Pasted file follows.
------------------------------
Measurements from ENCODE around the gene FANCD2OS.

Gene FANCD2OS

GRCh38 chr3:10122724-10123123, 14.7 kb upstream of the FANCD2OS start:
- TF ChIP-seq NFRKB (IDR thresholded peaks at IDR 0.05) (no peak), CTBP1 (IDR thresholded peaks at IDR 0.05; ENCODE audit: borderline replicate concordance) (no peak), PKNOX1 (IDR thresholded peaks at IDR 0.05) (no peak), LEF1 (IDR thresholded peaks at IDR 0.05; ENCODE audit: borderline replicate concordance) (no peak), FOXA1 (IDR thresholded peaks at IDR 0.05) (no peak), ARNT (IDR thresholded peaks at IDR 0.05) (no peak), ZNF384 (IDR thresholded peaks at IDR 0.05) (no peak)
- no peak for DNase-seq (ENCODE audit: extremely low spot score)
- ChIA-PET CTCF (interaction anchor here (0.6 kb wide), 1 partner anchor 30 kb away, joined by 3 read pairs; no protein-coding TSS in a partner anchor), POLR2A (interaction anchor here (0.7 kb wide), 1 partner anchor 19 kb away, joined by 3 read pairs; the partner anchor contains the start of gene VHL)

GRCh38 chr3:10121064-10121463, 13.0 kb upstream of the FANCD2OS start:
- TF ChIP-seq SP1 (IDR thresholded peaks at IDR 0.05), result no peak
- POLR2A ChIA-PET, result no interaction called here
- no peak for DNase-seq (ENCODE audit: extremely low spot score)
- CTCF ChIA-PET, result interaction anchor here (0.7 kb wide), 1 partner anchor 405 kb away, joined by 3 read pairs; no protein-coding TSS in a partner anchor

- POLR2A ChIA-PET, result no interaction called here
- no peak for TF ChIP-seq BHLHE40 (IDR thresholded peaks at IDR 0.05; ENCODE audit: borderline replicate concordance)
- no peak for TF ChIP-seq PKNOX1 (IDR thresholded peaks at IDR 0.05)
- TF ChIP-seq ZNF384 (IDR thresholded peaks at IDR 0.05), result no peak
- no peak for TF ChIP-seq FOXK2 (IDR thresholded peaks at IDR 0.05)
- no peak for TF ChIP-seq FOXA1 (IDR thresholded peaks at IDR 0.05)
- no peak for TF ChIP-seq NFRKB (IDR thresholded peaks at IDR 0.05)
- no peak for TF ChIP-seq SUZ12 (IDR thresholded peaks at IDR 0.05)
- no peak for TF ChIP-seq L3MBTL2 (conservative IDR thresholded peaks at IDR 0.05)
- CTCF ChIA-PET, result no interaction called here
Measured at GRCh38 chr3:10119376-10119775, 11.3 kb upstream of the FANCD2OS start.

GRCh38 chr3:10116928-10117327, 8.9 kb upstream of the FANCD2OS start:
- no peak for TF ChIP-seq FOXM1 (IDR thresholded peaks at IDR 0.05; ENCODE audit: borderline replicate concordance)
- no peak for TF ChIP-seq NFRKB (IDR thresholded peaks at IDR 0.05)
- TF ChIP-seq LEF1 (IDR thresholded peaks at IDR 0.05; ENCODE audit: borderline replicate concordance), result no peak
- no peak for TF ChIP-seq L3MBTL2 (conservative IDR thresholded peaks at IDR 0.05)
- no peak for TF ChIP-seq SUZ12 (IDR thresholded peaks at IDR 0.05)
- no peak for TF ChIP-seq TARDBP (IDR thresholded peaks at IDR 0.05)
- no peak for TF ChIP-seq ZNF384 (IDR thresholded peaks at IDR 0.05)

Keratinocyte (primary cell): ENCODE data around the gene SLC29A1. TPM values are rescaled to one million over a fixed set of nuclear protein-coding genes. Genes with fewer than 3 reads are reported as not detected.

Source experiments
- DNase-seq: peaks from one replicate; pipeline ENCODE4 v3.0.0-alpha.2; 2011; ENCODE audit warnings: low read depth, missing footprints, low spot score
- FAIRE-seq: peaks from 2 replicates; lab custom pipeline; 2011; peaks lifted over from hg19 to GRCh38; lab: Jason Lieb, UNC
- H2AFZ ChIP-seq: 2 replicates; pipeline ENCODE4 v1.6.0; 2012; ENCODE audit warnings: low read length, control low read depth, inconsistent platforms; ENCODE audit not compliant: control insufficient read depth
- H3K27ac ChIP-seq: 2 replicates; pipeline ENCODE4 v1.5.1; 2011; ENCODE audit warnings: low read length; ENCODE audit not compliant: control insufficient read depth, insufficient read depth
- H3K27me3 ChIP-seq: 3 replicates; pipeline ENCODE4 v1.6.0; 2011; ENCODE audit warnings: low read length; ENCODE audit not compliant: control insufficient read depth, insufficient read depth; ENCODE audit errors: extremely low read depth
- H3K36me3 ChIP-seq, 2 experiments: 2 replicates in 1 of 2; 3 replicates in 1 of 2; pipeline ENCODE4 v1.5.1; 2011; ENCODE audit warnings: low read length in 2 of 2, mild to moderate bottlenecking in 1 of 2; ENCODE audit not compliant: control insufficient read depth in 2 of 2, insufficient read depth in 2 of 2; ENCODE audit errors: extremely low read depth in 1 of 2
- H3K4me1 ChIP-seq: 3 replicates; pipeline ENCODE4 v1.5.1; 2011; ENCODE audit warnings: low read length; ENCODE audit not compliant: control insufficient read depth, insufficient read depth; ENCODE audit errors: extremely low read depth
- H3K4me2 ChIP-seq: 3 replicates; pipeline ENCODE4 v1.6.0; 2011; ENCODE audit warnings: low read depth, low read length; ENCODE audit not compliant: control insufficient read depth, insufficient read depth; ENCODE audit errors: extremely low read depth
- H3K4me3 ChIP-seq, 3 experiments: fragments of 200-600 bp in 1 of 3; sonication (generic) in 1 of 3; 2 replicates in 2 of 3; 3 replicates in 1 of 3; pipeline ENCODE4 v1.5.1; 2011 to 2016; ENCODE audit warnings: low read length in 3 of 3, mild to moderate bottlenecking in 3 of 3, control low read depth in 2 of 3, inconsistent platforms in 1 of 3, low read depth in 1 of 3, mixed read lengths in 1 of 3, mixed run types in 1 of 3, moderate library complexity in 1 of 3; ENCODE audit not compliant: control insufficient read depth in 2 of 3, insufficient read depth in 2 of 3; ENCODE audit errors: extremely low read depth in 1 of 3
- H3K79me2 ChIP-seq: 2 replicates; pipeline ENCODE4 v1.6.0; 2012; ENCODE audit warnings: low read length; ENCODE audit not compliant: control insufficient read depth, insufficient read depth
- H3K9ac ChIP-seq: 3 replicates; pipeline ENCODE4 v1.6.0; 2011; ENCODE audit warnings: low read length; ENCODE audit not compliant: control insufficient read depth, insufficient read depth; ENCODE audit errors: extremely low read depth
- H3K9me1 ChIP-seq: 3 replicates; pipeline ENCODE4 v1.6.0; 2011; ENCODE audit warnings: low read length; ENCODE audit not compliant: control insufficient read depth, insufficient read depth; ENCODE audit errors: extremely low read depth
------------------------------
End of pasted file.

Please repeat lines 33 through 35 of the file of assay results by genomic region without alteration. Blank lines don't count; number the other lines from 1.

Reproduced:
- DNase-seq: peaks from one replicate; pipeline ENCODE4 v3.0.0-alpha.2; 2011; ENCODE audit warnings: low read depth, missing footprints, low spot score
- FAIRE-seq: peaks from 2 replicates; lab custom pipeline; 2011; peaks lifted over from hg19 to GRCh38; lab: Jason Lieb, UNC
- H2AFZ ChIP-seq: 2 replicates; pipeline ENCODE4 v1.6.0; 2012; ENCODE audit warnings: low read length, control low read depth, inconsistent platforms; ENCODE audit not compliant: control insufficient read depth